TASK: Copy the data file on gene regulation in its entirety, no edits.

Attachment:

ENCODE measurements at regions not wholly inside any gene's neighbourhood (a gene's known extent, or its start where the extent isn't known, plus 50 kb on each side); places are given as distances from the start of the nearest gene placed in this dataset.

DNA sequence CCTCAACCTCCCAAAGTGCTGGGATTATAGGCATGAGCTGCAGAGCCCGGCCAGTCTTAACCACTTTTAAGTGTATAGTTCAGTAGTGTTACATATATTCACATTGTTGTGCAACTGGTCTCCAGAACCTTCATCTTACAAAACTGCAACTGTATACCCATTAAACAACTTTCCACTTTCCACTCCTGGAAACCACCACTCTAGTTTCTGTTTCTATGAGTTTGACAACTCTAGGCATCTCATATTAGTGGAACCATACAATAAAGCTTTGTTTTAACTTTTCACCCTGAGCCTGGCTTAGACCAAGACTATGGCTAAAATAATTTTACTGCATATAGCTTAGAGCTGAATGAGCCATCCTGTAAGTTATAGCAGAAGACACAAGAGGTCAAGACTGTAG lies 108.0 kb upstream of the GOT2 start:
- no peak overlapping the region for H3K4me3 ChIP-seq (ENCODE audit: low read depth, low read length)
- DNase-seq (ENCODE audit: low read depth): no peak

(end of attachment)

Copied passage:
ENCODE measurements at regions not wholly inside any gene's neighbourhood (a gene's known extent, or its start where the extent isn't known, plus 50 kb on each side); places are given as distances from the start of the nearest gene placed in this dataset.

DNA sequence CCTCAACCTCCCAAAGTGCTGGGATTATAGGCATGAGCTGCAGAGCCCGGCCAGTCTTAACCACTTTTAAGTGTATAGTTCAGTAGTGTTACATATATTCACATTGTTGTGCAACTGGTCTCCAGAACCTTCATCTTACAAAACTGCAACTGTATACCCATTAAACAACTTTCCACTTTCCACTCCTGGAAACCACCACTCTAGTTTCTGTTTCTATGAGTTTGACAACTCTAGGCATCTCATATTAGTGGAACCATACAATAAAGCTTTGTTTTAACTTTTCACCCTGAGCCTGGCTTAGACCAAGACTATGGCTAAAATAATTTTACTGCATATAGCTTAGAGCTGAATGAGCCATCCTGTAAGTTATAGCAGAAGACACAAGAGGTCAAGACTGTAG lies 108.0 kb upstream of the GOT2 start:
- no peak overlapping the region for H3K4me3 ChIP-seq (ENCODE audit: low read depth, low read length)
- DNase-seq (ENCODE audit: low read depth): no peak